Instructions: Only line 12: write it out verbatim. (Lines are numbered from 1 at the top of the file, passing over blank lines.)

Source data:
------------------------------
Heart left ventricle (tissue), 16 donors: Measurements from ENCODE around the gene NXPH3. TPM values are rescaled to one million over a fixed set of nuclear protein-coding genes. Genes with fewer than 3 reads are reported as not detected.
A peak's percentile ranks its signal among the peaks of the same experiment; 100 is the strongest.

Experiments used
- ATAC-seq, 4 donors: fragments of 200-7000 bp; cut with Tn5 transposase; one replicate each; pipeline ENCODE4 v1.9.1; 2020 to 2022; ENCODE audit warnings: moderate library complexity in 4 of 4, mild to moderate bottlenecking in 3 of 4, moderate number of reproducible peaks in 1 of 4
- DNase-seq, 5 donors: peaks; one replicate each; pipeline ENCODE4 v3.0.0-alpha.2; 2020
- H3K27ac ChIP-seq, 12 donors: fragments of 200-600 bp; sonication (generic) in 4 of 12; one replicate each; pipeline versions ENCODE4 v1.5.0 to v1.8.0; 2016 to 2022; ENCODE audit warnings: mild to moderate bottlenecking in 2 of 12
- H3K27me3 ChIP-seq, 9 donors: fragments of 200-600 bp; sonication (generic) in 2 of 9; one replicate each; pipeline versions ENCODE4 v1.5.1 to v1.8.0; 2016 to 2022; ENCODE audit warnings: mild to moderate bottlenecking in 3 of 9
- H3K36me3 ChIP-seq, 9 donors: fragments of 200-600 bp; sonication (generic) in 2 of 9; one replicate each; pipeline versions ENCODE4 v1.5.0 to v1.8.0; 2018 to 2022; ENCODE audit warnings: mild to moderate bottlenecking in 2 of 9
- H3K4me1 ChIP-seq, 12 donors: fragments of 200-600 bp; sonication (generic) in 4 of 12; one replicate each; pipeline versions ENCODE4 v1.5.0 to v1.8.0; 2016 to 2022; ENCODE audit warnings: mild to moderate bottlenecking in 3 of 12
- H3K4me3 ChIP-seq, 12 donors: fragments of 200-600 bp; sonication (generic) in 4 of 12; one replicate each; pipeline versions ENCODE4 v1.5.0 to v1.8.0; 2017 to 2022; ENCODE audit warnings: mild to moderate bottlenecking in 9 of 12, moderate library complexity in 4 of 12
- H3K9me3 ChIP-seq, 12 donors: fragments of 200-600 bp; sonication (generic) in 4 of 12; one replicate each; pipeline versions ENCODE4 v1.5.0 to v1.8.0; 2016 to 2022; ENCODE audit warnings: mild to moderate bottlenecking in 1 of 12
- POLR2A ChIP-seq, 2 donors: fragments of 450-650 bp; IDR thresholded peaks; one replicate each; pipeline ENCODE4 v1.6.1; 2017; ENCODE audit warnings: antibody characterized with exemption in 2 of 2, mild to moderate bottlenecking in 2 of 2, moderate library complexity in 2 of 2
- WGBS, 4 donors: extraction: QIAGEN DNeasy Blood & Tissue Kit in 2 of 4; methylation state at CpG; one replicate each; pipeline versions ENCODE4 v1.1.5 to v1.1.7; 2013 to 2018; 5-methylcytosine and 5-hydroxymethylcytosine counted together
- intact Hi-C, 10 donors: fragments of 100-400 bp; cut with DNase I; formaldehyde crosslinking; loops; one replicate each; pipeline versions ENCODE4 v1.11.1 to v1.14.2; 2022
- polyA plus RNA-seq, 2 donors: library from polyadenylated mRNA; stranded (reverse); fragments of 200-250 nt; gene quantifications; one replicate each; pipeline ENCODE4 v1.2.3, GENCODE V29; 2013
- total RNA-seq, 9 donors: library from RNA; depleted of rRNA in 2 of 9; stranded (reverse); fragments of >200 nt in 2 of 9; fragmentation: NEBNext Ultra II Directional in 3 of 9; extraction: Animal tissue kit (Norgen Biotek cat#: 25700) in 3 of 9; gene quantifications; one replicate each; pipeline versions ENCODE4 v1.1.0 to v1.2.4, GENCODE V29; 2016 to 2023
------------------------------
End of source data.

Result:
- POLR2A ChIP-seq, 2 donors: fragments of 450-650 bp; IDR thresholded peaks; one replicate each; pipeline ENCODE4 v1.6.1; 2017; ENCODE audit warnings: antibody characterized with exemption in 2 of 2, mild to moderate bottlenecking in 2 of 2, moderate library complexity in 2 of 2